The Pac-12, SEC and Big 12 will electronically monitor players

By Chris Huston | College Football Writer

Jadeveon Clowney's next big hit might be captured by an electronic monitor. (USATSI)
Jadeveon Clowney's next big hit might be captured by an electronic monitor. (USATSI)

College football could be entering a brave new world this fall when some players from the Pac-12, SEC and Big 12 will wear electronic devices to monitor their movements and speed, according to this report from AL.com.

The idea, in part, is to eventually improve player safety, but SEC football officiating coordinator Steve Shaw told AL.com that the move could also benefit media partners and perhaps be used in coaching, too.

"I think it really is more for tracking how fast a player is moving and the direction of his movements so you have an electronic signature of all of that," Shaw said. "Then what you do with that, we have to figure that out. You could track speed before a collision and that sort of thing. To be honest, I'm not sure what all of the applications are. But it has potential benefit in player safety, so I think it's worth taking an initial step to see what the technology does."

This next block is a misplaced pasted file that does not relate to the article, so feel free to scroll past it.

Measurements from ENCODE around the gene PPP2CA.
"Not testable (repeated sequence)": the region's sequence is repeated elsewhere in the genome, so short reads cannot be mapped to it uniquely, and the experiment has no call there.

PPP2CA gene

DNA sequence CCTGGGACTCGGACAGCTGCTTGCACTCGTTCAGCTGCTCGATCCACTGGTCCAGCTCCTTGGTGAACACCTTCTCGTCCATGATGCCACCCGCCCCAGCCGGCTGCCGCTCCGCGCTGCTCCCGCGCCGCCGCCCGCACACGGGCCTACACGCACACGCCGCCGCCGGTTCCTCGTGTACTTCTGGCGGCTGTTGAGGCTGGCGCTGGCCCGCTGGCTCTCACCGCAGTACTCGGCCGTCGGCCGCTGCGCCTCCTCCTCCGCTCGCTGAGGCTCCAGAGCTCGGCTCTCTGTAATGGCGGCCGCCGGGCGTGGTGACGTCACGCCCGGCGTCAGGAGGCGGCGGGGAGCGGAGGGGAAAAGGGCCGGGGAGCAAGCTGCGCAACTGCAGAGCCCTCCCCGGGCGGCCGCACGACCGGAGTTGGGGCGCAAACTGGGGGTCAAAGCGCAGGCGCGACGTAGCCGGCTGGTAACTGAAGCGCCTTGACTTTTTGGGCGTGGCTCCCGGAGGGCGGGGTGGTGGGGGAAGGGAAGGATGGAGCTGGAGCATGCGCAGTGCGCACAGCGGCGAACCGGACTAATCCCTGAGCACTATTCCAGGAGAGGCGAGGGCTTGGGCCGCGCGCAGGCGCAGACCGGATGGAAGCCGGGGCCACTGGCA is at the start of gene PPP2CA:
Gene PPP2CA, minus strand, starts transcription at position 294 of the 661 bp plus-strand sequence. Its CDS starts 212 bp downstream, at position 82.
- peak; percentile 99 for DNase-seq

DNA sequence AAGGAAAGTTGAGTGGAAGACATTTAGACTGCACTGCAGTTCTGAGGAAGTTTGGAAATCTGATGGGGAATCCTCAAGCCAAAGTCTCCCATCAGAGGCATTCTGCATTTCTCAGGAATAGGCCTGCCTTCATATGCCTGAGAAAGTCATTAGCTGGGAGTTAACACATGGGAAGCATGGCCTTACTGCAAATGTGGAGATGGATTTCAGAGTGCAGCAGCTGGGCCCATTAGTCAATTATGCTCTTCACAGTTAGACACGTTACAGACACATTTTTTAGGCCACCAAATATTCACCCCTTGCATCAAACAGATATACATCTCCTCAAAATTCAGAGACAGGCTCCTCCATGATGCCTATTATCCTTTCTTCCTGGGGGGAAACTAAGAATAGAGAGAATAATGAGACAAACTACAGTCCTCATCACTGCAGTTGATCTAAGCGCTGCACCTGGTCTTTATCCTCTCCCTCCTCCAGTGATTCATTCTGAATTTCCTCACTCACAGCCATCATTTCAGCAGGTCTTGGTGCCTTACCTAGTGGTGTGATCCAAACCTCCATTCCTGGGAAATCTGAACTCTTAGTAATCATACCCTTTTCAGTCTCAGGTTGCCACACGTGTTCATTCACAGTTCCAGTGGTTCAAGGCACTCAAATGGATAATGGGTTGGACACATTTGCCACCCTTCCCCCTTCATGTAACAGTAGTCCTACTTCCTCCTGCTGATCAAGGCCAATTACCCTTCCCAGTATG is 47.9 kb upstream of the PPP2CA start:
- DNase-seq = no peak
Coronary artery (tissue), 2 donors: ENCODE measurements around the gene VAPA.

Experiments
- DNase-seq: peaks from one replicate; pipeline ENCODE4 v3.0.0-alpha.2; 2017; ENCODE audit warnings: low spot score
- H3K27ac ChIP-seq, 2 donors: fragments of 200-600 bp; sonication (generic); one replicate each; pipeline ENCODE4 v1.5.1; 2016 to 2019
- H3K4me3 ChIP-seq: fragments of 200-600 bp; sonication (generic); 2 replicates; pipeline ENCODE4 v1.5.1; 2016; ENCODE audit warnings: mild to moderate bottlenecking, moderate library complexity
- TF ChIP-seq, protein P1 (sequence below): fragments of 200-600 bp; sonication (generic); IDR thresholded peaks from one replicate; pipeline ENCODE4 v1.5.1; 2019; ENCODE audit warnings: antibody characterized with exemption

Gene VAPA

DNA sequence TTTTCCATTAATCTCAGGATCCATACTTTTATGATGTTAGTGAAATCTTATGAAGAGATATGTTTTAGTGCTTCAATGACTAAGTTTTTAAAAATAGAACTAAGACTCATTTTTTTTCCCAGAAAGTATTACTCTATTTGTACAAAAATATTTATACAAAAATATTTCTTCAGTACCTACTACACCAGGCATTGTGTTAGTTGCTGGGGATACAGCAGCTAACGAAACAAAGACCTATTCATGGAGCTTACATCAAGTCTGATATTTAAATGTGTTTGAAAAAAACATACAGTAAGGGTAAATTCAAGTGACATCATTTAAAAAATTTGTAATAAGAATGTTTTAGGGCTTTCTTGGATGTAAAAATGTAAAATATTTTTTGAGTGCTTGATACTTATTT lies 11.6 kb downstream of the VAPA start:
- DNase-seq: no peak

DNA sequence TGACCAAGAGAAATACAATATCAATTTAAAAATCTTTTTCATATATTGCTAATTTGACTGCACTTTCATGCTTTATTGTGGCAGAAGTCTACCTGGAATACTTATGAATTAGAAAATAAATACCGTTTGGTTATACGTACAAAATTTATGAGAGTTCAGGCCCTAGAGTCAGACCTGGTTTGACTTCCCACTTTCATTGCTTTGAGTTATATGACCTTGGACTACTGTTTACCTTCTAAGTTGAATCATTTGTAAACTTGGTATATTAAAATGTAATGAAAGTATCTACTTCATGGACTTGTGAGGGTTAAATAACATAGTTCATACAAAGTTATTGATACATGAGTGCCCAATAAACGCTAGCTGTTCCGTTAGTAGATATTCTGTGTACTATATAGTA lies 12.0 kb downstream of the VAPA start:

There's no telling how the devices will be worn or how many players will take part in the experiment, according to Shaw.

"There's not a final plan out there," he said. "The technology is emerging. It's not fully developed. There's promise in it and we really need to look at and see if it has benefits to the game. That's as far as we are right now."

Color us a little skeptical about the practical safety applications of this initiative. If the technology really catches on, safety will take a back seat as it will be difficult for colleges and media to ignore the marketing potential of these types of devices. After all, they could create entirely new perspectives on how to watch, present and analyze the game.

For instance, numbers crunchers might finally get the kind of data they need to create new metrics to measure player performance on both sides of the ball, which would also benefit coaches and affect everything from offensive and defensive schemes to recruiting.

Is there such a thing as too much information? Will the passions and traditions of college football eventually be boiled down to mere data points?

We might find out.

 
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